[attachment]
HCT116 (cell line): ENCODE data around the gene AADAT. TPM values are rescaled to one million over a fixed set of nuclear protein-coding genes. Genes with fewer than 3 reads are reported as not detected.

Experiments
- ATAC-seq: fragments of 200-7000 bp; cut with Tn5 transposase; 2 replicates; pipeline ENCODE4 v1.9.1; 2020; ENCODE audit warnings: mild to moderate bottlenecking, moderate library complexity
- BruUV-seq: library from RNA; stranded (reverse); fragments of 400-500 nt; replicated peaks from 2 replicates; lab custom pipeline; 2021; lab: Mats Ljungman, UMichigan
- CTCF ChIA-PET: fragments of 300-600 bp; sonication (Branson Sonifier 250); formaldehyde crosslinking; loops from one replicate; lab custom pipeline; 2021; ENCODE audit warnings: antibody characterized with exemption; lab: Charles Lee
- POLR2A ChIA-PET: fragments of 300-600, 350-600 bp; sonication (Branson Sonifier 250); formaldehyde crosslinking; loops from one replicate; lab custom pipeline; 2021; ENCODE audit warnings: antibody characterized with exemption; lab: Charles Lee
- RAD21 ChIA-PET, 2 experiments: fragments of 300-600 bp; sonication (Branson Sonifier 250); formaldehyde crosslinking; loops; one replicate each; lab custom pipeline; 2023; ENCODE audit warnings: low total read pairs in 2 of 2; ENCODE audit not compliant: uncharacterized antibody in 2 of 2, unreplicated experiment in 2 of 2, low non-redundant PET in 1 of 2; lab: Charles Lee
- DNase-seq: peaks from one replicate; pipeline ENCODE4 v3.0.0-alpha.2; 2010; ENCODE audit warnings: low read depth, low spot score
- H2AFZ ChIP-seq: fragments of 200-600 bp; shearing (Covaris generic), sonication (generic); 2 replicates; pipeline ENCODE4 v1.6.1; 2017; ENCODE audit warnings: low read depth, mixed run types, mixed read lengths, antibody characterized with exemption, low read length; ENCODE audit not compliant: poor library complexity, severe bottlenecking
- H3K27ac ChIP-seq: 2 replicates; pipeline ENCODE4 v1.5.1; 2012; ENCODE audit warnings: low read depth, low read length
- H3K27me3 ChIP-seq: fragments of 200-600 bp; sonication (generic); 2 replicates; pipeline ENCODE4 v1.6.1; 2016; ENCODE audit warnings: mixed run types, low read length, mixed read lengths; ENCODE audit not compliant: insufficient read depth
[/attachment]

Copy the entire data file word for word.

HCT116 (cell line): ENCODE data around the gene AADAT. TPM values are rescaled to one million over a fixed set of nuclear protein-coding genes. Genes with fewer than 3 reads are reported as not detected.

Experiments
- ATAC-seq: fragments of 200-7000 bp; cut with Tn5 transposase; 2 replicates; pipeline ENCODE4 v1.9.1; 2020; ENCODE audit warnings: mild to moderate bottlenecking, moderate library complexity
- BruUV-seq: library from RNA; stranded (reverse); fragments of 400-500 nt; replicated peaks from 2 replicates; lab custom pipeline; 2021; lab: Mats Ljungman, UMichigan
- CTCF ChIA-PET: fragments of 300-600 bp; sonication (Branson Sonifier 250); formaldehyde crosslinking; loops from one replicate; lab custom pipeline; 2021; ENCODE audit warnings: antibody characterized with exemption; lab: Charles Lee
- POLR2A ChIA-PET: fragments of 300-600, 350-600 bp; sonication (Branson Sonifier 250); formaldehyde crosslinking; loops from one replicate; lab custom pipeline; 2021; ENCODE audit warnings: antibody characterized with exemption; lab: Charles Lee
- RAD21 ChIA-PET, 2 experiments: fragments of 300-600 bp; sonication (Branson Sonifier 250); formaldehyde crosslinking; loops; one replicate each; lab custom pipeline; 2023; ENCODE audit warnings: low total read pairs in 2 of 2; ENCODE audit not compliant: uncharacterized antibody in 2 of 2, unreplicated experiment in 2 of 2, low non-redundant PET in 1 of 2; lab: Charles Lee
- DNase-seq: peaks from one replicate; pipeline ENCODE4 v3.0.0-alpha.2; 2010; ENCODE audit warnings: low read depth, low spot score
- H2AFZ ChIP-seq: fragments of 200-600 bp; shearing (Covaris generic), sonication (generic); 2 replicates; pipeline ENCODE4 v1.6.1; 2017; ENCODE audit warnings: low read depth, mixed run types, mixed read lengths, antibody characterized with exemption, low read length; ENCODE audit not compliant: poor library complexity, severe bottlenecking
- H3K27ac ChIP-seq: 2 replicates; pipeline ENCODE4 v1.5.1; 2012; ENCODE audit warnings: low read depth, low read length
- H3K27me3 ChIP-seq: fragments of 200-600 bp; sonication (generic); 2 replicates; pipeline ENCODE4 v1.6.1; 2016; ENCODE audit warnings: mixed run types, low read length, mixed read lengths; ENCODE audit not compliant: insufficient read depth